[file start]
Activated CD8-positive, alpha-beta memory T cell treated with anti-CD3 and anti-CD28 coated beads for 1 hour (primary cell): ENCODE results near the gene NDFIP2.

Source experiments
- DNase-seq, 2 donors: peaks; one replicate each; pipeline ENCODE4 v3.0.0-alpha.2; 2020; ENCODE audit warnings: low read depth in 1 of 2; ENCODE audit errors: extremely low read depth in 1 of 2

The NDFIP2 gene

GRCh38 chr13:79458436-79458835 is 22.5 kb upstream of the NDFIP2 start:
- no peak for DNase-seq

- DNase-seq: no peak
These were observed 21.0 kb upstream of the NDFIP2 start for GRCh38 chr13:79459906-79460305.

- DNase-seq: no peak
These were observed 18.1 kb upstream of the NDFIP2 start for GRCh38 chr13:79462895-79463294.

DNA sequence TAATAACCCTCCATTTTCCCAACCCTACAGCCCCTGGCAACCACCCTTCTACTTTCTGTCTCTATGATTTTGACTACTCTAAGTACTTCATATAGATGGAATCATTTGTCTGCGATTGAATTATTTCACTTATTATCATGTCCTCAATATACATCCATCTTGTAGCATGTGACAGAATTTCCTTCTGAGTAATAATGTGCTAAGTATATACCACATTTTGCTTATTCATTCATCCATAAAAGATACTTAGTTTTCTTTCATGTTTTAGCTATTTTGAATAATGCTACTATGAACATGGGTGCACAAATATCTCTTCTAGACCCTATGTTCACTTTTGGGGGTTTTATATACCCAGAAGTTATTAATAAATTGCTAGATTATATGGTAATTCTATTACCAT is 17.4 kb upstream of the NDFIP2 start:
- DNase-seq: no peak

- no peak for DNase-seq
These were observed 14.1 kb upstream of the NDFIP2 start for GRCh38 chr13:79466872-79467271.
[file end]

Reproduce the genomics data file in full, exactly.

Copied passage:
Activated CD8-positive, alpha-beta memory T cell treated with anti-CD3 and anti-CD28 coated beads for 1 hour (primary cell): ENCODE results near the gene NDFIP2.

Source experiments
- DNase-seq, 2 donors: peaks; one replicate each; pipeline ENCODE4 v3.0.0-alpha.2; 2020; ENCODE audit warnings: low read depth in 1 of 2; ENCODE audit errors: extremely low read depth in 1 of 2

The NDFIP2 gene

GRCh38 chr13:79458436-79458835 is 22.5 kb upstream of the NDFIP2 start:
- no peak for DNase-seq

- DNase-seq: no peak
These were observed 21.0 kb upstream of the NDFIP2 start for GRCh38 chr13:79459906-79460305.

- DNase-seq: no peak
These were observed 18.1 kb upstream of the NDFIP2 start for GRCh38 chr13:79462895-79463294.

DNA sequence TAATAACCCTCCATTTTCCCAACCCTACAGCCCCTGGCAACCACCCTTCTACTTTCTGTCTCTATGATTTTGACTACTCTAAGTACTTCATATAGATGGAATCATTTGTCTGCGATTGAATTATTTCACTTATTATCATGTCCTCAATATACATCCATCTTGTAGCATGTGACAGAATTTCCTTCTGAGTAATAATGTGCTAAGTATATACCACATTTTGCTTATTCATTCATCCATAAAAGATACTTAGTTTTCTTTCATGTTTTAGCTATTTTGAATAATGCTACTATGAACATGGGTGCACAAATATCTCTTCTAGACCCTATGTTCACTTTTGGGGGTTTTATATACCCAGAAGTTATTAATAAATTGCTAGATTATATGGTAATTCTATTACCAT is 17.4 kb upstream of the NDFIP2 start:
- DNase-seq: no peak

- no peak for DNase-seq
These were observed 14.1 kb upstream of the NDFIP2 start for GRCh38 chr13:79466872-79467271.